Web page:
In order to combat the ongoing universal sports vacuum in the wake of all current Coronavirus cancellations, I suggest we alleviate our sports action cravings by ingesting a prescribed, yet unorthodox, and extemporaneous apothecary of sports video footage.
This constellation of obscure ideas and new fasciations came together after I realized that to forever evolve my sporting consumption habits is maybe the only, if not the absolute best way I can obliterate the inherent withdrawal symptoms and suffering from losing my old observational patterns. In short, I had to renew my perspective by inventing and indulging quixotic notions of what defines entertainment.
I have entitled my exploration’s top discoveries, “The Bootleg Sports Drought Cure.”
This three-part assortment is nothing special. It’s a little slapdash. And potential payoffs from these video suggestions have a ceiling of stimulation not even close to the mammoth hype one believes will inevitably arise during the Final Four; or the rush of optimism the northwest faithful stockpile during the first month of every Seattle Mariners season. The M’s were 13-2 through fifteen games last year.
But I hope these spangled bursts of old video footage combined with these gems of stirring athletic language help you bypass your indefinite quarantine boredom nonetheless.
With that, let’s take the weird plunge.
Part 1 – Rewatching the inaugural and abbreviated XFL season’s games just to hear the mellifluous slurred gibberish and yet thrilling transcendence of the game broadcast’s offensive play calling.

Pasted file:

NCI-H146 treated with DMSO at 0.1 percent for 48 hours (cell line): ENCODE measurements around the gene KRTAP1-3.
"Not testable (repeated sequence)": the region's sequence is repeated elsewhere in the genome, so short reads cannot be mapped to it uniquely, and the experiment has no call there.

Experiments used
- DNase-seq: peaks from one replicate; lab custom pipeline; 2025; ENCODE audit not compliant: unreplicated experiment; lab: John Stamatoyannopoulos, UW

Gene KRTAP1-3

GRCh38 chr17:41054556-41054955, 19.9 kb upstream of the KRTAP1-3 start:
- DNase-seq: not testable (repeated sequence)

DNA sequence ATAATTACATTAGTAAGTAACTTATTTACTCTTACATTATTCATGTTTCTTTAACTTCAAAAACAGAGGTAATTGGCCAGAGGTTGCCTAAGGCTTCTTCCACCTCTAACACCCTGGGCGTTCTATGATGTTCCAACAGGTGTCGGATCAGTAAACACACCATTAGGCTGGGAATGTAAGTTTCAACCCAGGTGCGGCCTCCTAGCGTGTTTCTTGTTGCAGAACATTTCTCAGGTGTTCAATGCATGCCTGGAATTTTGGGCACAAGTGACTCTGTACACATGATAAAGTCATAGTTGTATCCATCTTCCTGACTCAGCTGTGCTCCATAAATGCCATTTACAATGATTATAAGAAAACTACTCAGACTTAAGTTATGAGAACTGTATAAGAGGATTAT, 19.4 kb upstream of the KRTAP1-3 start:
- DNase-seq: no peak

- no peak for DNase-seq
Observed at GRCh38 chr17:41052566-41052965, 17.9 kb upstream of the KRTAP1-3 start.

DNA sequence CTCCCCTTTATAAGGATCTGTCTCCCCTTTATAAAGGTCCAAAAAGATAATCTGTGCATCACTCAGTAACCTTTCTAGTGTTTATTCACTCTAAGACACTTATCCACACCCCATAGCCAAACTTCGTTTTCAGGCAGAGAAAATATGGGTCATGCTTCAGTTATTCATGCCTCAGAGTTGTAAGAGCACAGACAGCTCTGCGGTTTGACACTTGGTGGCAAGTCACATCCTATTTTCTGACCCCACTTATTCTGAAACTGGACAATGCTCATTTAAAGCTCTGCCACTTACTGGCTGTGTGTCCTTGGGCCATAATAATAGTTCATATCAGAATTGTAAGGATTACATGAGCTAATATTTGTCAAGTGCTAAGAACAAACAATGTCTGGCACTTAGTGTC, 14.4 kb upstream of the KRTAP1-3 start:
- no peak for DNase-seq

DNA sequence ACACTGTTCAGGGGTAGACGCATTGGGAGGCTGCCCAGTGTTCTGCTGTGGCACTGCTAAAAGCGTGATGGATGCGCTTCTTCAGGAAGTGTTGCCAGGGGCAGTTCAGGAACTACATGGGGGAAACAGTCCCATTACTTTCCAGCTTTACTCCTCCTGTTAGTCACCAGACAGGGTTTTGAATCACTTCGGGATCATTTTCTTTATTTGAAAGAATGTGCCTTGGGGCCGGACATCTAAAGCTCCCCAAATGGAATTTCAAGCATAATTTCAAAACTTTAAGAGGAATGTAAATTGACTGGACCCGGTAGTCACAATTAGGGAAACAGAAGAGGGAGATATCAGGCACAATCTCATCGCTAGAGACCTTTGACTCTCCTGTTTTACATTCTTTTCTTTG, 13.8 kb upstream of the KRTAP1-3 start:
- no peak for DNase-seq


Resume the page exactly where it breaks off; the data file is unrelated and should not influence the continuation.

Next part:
The XFL’s motto was, “For the love of the game.”
This league was for the craven football nerds in one’s life. The XFL delivered football nerds a professional spring league that finally felt compelling. We all wanted it to work out. Rule changes were just the first of many great ideas. But I know we never fully expected parts of every broadcast to become something of an illustrated Madden playbook. It was as if the blind, millions of fans and viewers, could see the light. (Poetry in motion?)
There has been so much exuberant secrecy surrounding the typical cache of NFL play calls that I was stunned when I heard Jim Zorn’s zippy, quirky and wild monikers fly at all his players and come barreling in crystalline radio flurries from my television in real time, all of what soon became a phenomena akin to onomatopoeic code words hurled during the first Seattle Dragons touchdown drive. These same jargon-y collision play calls, on second viewings, especially those before touchdown passes, seem like the front end slew of one major trend-setting and gorgeous metamorphosis.
I know I am not the only XFL fan who wants more offensive play calls broadcast in real time. These freewheeling militaristic slang blast waves of rigorously articulated and symbolic codes that denote complex pass patterns, blocking schemes and the optionable backup moves for the backfield after the rush is defended are always flat-out exhilarating to overhear from any couch.
On revelrous review, other highlights from the broadcasted play calls include former Panther and future Seahawk TE, Greg Olsen, commenting wisely and also in some ways contend with Tony Romo’s legendary offensive play calling and line of scrimmage decoding skills.
Only one shall remain in the broadcast booth next season. But listening to Olsen decipher inbound play calls from offensive coordinators made me feel Olsen was part spirit guide, second part crash course, and part simplified Ted Talk crossed with a Rosetta Stone erected on the fly.
Even though Olsen’s analysis was imperfect when juxtaposed with Tony Romo’s savant decoding declarations, I got goosebumps listening to Zorn’s pure sonic bombast demystified.